Women speaking out about sexual violence on social media and elsewhere in recent times marks a significant departure from the norm. Just how much so, can be gauged from the government-backed National Family Health Survey.
The latest installment of the data that the International Institute for Population Sciences helped collect, was released in December 2017. It shows that that less than a fifth of women ever even told anyone about instances of sexual violence (see chart 1). There is also no distinction in reporting between urban and rural areas despite the former having better access to facilities like education.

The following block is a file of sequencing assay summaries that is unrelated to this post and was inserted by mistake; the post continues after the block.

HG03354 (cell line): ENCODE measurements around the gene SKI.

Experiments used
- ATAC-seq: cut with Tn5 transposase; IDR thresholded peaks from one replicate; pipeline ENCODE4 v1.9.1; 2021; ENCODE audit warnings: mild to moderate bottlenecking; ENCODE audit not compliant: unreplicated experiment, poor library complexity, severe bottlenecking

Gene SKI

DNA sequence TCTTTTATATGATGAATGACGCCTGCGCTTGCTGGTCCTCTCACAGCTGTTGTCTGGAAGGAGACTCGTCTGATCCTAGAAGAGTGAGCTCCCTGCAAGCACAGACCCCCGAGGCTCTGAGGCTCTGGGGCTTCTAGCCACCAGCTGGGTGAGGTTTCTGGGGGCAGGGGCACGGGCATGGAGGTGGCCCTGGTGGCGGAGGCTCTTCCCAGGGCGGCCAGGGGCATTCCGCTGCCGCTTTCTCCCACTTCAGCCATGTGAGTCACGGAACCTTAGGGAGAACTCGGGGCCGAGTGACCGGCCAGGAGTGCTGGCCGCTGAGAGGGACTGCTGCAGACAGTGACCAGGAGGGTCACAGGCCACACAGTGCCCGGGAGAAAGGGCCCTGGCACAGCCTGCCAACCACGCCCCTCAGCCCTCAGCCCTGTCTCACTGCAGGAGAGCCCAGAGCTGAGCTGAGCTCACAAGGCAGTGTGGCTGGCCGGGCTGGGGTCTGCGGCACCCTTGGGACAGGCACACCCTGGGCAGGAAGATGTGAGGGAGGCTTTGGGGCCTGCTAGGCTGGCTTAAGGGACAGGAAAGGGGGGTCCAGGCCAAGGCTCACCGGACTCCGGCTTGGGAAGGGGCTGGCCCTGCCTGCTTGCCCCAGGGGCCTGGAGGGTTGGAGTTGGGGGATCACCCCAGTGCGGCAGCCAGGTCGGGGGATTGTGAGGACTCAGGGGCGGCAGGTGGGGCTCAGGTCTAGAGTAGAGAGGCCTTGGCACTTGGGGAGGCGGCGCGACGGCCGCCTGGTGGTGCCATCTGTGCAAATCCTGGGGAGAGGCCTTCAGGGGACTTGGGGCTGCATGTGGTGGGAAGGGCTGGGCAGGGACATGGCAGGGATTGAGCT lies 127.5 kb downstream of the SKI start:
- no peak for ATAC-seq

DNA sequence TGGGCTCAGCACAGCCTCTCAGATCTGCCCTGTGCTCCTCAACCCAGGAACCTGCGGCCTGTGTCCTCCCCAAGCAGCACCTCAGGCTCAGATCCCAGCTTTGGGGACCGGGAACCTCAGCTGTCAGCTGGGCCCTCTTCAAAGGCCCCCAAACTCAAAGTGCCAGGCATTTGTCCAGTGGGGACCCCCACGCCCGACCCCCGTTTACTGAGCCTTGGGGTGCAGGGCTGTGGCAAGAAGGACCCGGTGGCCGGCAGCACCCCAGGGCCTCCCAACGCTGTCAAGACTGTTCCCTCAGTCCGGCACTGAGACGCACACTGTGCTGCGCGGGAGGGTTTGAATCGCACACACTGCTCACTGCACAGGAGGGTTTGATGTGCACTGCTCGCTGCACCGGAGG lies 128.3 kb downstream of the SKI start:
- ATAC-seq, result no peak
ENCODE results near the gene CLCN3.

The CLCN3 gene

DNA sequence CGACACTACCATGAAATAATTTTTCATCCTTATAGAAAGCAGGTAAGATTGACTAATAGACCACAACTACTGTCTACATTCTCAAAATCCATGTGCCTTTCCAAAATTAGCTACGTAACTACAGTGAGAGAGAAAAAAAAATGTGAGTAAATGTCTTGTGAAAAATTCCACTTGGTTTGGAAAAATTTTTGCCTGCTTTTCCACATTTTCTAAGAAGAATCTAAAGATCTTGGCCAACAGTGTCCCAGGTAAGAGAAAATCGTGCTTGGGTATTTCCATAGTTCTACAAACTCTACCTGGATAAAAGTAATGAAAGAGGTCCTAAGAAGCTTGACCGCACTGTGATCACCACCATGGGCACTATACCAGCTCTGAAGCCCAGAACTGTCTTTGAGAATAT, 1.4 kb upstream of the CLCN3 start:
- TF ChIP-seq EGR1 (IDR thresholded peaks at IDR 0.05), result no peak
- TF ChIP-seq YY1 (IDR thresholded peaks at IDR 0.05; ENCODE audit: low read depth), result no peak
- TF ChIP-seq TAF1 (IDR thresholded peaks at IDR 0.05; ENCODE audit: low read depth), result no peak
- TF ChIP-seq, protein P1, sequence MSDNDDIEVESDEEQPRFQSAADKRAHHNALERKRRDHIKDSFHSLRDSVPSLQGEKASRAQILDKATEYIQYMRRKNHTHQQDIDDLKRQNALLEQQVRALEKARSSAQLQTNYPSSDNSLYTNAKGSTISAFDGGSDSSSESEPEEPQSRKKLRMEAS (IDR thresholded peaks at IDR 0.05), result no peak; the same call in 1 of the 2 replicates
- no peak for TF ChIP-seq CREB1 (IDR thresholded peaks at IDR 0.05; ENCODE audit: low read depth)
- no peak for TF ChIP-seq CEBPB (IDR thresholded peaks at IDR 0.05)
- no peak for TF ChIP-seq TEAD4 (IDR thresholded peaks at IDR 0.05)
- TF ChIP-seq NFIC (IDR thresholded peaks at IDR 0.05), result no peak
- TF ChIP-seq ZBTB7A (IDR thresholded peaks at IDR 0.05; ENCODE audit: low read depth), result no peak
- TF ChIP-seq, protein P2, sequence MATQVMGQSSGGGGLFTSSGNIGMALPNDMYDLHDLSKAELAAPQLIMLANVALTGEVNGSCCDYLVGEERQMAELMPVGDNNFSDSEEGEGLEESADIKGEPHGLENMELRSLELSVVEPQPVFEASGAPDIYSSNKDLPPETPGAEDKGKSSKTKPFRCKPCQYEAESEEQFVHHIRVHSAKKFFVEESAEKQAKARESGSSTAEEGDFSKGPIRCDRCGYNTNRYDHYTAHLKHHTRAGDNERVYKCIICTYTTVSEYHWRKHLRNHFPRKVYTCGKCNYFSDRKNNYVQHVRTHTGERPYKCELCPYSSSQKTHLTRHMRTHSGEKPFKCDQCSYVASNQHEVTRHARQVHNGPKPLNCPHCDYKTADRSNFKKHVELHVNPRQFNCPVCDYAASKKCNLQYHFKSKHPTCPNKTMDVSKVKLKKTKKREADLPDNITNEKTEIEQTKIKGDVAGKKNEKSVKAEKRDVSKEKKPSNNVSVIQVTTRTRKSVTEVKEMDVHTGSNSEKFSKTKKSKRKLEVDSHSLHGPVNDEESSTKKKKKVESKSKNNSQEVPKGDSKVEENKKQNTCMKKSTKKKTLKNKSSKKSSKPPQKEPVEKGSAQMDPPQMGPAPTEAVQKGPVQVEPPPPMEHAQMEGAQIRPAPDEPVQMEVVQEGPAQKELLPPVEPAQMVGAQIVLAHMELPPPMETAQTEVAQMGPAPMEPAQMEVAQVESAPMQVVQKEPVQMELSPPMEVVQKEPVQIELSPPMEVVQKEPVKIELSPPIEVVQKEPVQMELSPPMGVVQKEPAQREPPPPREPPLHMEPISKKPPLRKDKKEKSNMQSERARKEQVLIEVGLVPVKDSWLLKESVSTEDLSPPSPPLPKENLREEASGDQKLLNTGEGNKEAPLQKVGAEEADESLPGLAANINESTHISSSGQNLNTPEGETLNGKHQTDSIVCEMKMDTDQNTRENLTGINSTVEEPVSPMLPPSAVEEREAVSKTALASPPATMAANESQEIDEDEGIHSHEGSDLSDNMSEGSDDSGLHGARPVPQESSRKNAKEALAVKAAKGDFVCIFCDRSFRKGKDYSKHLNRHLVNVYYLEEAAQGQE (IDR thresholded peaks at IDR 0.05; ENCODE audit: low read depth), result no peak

The median urban female completes seven years of schooling compared to 3.1 years for rural women. Less than 15 per cent of either category sought help following sexual or physical violence (see chart 2). Wealth also doesn't seem to matter when it comes to such instances. The percentage of those seeking help is the same for both the poorest and the richest-less than two out of every ten cases (see chart 3).
The reason for this is not too difficult to find. The National Crime Records Bureau shows an abysmal rate of conviction for even instances of the most serious of crimes against women. Around 75% of rape cases have not seen convictions.